On 12 October, the Commission issued the first €12 billion NextGenerationEU green bond from a single sale that successfully attracted the interest of several investors to finance the green recovery in the continent under the Recovery and Resilient Facility, the most important component of NextGeneration EU providing €385.8 billion in loans and €338 billion in grants for the recovery.
Commissioner for Budget and Administration Johannes Hahn defined it as “the largest green bond order book ever in global capital markets, and the largest green bond ever issued, not in Europe, but in the world.” The EU has planned on raising up to €250 billions by end-2026, aiming to become the world leader in the green debt market and encourage sustainable finance markets across the continent.
The European Investment Bank (EIB), the EU’s bank owned by Member States, has launched a climate strategy to support the European Green Deal and finance the EU’s road to decarbonisation. Ranging from energy efficiency to renewables, the EIB has pledged to unlock €1 trillion of climate action and sustainable investment in the decade 2021-2030 by mobilising more and more financing by the private sector and putting in place a new Energy Lending Policy to support energy-efficiency projects, promote the decarbonisation of the energy supply in the EU and boost sustainable energy production.
Overall, the EU has become an international leader in climate and environmental governance, by developing a very vigorous policy framework. Climate policy has been one of the main driving forces of European integration in the last three decades, stirring the public debate and involving a growing number of players.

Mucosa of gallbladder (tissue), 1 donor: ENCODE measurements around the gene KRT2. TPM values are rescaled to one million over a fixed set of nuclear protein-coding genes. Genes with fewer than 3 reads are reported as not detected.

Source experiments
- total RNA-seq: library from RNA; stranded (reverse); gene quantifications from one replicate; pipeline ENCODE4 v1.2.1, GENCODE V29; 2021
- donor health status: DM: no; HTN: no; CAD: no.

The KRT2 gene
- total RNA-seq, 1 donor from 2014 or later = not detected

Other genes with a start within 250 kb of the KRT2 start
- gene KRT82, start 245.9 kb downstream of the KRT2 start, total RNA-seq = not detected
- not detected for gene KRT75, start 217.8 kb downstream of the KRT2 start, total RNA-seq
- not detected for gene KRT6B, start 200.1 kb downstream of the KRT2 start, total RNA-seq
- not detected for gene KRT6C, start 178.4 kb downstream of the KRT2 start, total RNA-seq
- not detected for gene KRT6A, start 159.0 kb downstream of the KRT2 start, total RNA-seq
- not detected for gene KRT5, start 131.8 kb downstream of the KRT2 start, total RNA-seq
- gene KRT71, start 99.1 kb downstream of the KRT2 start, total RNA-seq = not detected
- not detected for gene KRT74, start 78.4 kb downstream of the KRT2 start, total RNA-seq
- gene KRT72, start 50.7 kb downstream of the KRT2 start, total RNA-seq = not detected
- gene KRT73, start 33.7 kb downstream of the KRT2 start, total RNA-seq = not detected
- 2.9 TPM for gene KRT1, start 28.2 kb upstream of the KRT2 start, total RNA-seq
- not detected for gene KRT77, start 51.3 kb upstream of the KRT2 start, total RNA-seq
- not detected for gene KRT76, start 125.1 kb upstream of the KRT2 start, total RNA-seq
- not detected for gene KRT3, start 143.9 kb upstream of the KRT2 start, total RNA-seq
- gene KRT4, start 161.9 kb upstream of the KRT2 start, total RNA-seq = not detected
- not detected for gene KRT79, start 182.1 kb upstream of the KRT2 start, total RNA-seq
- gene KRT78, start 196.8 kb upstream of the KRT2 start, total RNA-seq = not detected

In this regard, a Eurobarometer survey published last September shows that climate change is the topic the European Parliament should prioritise. 43% of the 26,459 EU citizens surveyed from the 27 Member States have chosen “action against climate change”, representing the first priority in 15 of the 27 EU countries.
Ahead of COP26, cooperation will be key. As President von der Leyen stated, the EU is expected to join forces with its international partners and allies and play a leading role in promoting the fulfilment of world climate and environmental goals. It is clear however that without the contributions from China, the US and other advanced economies, climate change will not be successfully countered.
But the EU has taken on itself a new role, that could be termed “leadiator” (leader and mediator), by launching and leading the negotiations on the Paris Agreement and now following up on it. If the EU successfully manages to overcome its internal differences – particularly with regard to Poland, a major carbon emitter because of its coal mines that it refuses to shut down – one may expect that it will make good use of its diplomatic potential to turn COP26 into a meaningful event.
Editor’s Note: The opinions expressed here by Impakter.com contributors are their own, not those of Impakter.com. — In the Featured Photo: Shadow of the European continent on grass with a mountain in the background. Featured Photo Credit: Geralt